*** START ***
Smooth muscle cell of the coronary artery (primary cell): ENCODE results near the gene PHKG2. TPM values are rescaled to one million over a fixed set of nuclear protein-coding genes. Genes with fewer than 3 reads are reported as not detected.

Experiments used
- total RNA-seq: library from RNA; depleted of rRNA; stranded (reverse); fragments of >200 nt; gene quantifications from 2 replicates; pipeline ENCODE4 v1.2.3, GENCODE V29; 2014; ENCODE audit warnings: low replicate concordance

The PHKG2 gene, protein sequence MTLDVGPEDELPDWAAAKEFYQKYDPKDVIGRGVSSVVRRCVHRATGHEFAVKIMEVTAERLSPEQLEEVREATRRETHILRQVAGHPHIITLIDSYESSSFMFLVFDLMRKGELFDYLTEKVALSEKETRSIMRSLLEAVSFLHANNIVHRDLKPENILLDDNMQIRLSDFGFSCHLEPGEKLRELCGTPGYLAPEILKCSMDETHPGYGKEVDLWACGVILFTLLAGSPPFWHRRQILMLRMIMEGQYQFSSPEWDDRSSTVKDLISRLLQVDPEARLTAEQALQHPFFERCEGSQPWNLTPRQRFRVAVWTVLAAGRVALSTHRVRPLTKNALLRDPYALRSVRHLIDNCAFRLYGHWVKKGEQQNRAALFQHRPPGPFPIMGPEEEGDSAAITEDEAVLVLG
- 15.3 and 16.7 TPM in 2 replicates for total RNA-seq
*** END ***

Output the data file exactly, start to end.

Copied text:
Smooth muscle cell of the coronary artery (primary cell): ENCODE results near the gene PHKG2. TPM values are rescaled to one million over a fixed set of nuclear protein-coding genes. Genes with fewer than 3 reads are reported as not detected.

Experiments used
- total RNA-seq: library from RNA; depleted of rRNA; stranded (reverse); fragments of >200 nt; gene quantifications from 2 replicates; pipeline ENCODE4 v1.2.3, GENCODE V29; 2014; ENCODE audit warnings: low replicate concordance

The PHKG2 gene, protein sequence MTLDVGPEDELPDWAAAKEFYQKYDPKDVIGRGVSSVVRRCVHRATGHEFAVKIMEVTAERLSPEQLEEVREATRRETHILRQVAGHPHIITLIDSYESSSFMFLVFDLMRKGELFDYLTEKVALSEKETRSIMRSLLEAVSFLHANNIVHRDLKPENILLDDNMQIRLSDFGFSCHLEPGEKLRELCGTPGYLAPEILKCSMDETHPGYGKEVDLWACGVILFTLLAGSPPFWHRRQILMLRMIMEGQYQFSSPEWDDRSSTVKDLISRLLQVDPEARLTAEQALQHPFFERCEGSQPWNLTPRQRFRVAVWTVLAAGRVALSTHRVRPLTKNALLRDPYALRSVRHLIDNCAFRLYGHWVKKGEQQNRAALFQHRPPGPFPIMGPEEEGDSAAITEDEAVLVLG
- 15.3 and 16.7 TPM in 2 replicates for total RNA-seq